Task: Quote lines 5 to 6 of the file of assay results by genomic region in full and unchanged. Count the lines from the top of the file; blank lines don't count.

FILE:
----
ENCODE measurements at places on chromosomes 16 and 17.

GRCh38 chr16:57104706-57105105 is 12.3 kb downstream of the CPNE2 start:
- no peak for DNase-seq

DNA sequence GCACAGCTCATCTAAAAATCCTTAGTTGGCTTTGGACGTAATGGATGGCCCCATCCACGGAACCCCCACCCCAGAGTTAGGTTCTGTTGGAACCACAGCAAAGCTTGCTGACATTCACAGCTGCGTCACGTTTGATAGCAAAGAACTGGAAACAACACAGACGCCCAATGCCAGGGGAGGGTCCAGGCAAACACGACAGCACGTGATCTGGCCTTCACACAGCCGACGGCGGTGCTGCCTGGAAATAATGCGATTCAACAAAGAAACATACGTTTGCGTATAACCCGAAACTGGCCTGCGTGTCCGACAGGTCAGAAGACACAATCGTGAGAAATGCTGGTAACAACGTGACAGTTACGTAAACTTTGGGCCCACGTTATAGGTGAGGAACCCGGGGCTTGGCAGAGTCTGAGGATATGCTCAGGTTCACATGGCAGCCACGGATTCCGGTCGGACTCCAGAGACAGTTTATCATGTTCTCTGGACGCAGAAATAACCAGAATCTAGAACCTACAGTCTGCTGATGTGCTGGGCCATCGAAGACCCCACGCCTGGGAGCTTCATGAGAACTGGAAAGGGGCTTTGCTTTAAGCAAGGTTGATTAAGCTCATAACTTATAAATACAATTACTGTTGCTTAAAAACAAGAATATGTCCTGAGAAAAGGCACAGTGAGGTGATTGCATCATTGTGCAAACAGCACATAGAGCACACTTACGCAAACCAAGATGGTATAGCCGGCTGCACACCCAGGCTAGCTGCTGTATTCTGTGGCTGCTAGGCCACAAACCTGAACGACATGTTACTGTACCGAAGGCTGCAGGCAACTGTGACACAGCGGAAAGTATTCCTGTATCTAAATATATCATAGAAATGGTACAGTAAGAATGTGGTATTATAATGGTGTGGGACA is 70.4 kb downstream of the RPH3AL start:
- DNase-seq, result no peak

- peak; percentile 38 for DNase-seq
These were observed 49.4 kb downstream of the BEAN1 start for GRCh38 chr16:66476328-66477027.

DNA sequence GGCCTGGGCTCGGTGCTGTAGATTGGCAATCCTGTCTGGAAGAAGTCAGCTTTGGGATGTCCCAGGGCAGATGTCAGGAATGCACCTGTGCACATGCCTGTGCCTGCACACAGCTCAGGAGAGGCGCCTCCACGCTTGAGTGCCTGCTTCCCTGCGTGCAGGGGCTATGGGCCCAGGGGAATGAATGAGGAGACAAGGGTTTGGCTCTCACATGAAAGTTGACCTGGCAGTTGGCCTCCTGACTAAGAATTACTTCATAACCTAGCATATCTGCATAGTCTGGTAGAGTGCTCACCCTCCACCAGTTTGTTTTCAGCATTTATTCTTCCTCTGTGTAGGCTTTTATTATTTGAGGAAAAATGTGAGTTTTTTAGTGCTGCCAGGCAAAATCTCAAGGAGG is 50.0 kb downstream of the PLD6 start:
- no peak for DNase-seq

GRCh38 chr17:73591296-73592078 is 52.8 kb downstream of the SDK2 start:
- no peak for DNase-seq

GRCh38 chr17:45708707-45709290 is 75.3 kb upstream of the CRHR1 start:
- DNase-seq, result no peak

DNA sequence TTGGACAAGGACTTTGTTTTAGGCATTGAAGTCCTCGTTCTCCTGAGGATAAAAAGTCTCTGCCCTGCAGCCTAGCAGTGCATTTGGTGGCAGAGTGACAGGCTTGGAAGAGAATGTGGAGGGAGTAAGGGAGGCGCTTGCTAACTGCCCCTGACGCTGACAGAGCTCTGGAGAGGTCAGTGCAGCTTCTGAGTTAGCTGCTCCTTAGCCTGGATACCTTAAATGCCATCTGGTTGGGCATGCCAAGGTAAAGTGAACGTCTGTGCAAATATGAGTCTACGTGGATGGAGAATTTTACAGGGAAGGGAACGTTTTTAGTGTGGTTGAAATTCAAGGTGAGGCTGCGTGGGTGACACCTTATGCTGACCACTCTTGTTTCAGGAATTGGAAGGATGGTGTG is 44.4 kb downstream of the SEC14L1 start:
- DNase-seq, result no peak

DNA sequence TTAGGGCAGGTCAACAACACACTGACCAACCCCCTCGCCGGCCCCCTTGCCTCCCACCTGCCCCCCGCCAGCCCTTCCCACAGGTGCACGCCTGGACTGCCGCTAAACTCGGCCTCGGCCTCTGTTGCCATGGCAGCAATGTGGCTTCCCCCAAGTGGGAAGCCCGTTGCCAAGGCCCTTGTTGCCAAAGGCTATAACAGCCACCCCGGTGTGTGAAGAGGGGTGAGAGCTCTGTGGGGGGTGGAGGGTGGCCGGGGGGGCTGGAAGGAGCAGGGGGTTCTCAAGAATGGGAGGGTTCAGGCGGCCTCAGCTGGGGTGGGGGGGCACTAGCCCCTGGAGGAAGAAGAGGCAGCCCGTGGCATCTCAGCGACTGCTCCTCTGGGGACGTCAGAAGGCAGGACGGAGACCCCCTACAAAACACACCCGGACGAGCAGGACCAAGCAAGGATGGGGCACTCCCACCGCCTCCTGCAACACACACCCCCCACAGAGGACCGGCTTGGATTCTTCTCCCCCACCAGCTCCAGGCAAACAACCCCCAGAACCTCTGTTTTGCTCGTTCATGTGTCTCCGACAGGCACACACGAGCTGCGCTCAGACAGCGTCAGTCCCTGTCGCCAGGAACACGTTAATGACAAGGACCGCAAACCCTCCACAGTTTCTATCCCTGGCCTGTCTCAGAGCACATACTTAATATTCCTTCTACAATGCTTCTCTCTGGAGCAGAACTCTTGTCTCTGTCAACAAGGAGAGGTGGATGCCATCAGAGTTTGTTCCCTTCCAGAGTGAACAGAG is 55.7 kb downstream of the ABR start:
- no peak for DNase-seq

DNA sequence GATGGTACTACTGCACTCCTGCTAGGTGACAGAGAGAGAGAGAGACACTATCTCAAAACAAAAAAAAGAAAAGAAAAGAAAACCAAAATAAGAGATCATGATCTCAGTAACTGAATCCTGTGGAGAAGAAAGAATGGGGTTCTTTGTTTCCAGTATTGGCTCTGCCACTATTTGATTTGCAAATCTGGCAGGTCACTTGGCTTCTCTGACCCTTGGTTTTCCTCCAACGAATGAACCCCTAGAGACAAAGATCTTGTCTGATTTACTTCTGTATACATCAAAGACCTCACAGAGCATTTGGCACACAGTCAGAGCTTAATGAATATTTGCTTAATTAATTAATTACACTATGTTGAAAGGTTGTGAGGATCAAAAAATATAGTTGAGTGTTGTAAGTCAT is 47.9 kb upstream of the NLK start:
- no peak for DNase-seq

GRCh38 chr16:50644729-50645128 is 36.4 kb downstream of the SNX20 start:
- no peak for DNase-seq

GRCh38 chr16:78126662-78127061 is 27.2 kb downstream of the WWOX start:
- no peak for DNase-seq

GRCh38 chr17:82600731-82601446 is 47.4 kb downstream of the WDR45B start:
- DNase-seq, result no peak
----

- DNase-seq, result no peak

- peak; percentile 38 for DNase-seq